"Air Pollution." GEG Project RSS2. GEG Project, n.d. Web. 29 Nov. 2012. This informative web article details the process of air pollution. In defining air pollution—when specific compounds in the atmosphere reach a point to which they cause change in the environment—it is observed that large quantities of these pollutants can be harmful. Natural processes such as volcanic eruptions decay of organic matter, and wildfires generate small amounts of air pollution. Humans, however, create far more substantial quantities that have greatly impacted the environment. An increase in outputs of pollution is the cause of acid rain, global warming, and even health risks such as heart disease and stroke. "Air Pollution." National Geographic. National Geographic Society, n.d. Web. 29 Nov. 2012. This web article focuses on two of the most common air pollutants: greenhouse gasses and sulfur dioxide. Greenhouse gasses are the main pollutants causing global warming. The most commonly emitted pollutant of this type is carbon dioxide. It is naturally produced when we breathe but most associated with cars, planes, and power plants. Methane, another greenhouse gas, is produced by gas emitted from swamps and livestock and causes destruction of the ozone layer. On the other hand, sulfur dioxide (naturally released by volcanic eruptions and the main component of smog), has the opposite effect. Instead of trapping heat, it reflects light and keeps earth cool. Industrialized countries have been working to reduce levels of sulfur dioxide, smog, and smoke in order to improve people's health. But as a result, not determined until recently, is that the lower sulfur dioxide levels may actually make global warming worse. Fears, Nikki. “Air Pollution in the U.S - Is It Getting Better or Worse?” Bright Hub. Bright Hub Inc., 19 Nov. 2010. Web. 29 Nov. 2012. Identifying and listing certain cities in the US, this article discusses whether or not air pollution has gotten...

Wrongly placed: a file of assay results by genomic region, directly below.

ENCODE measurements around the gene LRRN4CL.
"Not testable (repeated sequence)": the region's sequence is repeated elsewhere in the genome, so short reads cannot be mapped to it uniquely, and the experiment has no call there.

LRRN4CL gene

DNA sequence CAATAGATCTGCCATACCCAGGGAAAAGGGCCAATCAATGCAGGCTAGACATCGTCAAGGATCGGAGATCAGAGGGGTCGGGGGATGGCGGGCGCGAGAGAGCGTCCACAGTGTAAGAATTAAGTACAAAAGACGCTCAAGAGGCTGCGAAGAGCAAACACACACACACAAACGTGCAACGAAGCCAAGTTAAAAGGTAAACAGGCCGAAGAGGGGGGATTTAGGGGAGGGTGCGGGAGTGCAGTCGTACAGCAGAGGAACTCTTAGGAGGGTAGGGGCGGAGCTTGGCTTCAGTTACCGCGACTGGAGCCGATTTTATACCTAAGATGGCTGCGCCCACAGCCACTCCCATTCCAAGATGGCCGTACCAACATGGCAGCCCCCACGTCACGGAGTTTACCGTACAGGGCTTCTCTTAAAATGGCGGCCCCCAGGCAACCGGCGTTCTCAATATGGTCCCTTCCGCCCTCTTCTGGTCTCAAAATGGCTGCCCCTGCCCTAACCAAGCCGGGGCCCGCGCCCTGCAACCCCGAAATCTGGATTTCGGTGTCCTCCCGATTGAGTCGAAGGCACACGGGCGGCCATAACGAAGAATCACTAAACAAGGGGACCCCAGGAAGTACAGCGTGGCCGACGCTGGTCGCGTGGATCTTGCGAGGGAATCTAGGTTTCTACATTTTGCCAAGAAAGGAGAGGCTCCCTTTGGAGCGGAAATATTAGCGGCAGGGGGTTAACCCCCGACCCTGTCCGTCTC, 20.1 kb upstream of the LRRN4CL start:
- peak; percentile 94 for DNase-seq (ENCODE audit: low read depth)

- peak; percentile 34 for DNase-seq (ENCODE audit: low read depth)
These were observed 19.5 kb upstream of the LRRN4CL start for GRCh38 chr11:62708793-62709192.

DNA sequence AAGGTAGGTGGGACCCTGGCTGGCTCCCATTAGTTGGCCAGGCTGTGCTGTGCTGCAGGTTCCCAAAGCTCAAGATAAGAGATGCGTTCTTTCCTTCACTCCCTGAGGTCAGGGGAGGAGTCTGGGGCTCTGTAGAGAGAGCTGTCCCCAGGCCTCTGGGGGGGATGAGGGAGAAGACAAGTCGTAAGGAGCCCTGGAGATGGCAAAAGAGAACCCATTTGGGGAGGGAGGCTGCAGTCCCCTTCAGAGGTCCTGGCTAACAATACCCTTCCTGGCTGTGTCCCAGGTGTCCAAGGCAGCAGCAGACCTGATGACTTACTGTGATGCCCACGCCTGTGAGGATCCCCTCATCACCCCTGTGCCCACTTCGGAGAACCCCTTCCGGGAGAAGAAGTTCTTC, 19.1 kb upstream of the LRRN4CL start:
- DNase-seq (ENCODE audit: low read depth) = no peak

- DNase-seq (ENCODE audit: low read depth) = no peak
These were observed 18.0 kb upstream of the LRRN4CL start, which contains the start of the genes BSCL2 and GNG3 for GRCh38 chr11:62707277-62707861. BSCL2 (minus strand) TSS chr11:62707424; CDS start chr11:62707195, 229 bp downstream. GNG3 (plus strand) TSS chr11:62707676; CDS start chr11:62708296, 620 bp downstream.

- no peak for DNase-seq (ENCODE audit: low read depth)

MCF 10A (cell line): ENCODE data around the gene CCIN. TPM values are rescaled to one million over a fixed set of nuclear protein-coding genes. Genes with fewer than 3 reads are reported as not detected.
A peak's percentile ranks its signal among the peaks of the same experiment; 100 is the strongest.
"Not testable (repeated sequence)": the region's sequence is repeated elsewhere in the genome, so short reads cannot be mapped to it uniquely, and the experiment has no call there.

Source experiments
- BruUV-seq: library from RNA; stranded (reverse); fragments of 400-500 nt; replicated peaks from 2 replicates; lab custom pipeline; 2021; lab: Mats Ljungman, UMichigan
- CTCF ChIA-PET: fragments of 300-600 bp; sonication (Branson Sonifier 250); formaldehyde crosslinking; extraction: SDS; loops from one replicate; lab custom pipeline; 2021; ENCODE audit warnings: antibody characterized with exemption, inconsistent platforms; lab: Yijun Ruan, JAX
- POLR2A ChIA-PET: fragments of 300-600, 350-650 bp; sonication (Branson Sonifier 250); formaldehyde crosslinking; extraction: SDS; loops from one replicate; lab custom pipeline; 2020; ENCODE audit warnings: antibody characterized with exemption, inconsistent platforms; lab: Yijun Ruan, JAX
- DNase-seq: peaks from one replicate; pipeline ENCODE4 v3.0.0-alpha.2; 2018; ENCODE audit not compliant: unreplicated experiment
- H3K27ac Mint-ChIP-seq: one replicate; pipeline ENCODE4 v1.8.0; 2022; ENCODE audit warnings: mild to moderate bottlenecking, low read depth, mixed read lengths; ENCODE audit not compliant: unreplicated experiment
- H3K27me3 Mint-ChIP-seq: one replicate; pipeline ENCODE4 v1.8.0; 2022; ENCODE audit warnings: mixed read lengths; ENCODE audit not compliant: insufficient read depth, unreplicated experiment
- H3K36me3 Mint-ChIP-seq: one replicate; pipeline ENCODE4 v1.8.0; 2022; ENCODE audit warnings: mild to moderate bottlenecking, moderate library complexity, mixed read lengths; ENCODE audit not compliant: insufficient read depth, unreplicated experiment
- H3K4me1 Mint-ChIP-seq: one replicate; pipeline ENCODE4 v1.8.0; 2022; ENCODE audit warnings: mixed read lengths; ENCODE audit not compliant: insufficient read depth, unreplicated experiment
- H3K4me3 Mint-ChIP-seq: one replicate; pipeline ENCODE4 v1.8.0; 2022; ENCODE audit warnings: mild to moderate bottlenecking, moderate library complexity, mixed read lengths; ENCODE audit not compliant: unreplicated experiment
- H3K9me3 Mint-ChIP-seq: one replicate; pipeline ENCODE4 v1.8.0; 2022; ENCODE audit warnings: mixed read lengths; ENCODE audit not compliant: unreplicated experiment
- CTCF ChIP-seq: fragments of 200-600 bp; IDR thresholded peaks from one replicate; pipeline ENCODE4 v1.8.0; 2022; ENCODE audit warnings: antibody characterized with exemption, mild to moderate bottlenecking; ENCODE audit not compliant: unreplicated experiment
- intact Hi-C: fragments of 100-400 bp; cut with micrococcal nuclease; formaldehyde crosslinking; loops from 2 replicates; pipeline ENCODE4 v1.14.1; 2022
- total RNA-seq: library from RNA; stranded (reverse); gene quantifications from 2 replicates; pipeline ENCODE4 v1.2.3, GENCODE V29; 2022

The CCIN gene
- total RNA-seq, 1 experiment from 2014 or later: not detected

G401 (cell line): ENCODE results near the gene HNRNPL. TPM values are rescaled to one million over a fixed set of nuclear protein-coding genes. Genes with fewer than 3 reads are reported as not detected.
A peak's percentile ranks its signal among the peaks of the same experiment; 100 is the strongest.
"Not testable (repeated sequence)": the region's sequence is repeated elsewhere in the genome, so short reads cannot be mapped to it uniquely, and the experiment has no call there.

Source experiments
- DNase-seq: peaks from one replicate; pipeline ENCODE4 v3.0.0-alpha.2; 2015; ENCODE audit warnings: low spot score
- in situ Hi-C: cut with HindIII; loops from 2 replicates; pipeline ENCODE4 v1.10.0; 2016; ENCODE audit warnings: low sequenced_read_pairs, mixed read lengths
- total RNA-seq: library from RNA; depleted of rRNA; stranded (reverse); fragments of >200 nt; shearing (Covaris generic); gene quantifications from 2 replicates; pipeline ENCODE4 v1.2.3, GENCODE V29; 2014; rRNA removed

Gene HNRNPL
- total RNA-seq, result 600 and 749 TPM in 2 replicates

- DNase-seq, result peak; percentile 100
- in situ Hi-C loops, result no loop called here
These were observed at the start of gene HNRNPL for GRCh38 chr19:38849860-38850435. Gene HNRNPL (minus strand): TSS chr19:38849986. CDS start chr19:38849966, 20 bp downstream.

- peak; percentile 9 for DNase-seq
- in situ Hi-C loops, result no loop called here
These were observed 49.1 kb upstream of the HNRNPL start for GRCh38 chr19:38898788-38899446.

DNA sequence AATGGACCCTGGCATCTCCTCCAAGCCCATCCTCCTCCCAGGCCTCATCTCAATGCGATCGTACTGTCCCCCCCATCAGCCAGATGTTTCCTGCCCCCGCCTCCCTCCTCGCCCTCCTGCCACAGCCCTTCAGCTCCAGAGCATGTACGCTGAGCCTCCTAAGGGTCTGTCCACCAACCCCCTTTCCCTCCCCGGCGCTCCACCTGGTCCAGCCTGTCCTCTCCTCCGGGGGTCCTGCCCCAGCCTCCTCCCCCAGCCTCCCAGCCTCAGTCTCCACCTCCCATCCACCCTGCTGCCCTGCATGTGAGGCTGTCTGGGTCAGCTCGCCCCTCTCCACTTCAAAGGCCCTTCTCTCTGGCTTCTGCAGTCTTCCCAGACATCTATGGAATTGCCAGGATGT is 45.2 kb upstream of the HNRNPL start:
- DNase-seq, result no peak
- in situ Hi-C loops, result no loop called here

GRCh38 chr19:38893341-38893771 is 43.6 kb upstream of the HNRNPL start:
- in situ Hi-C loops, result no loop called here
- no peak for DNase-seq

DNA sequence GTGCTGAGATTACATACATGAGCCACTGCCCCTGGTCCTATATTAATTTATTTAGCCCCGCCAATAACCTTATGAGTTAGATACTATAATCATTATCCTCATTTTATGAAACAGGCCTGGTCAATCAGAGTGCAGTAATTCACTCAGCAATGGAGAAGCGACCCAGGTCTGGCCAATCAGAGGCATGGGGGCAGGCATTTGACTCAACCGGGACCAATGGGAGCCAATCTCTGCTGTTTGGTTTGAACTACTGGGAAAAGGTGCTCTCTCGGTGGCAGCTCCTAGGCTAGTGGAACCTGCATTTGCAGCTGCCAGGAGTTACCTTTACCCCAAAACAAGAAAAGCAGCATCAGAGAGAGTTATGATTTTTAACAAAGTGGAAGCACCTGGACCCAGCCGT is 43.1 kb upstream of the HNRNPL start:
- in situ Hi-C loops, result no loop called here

Please join StudyMode to read the full document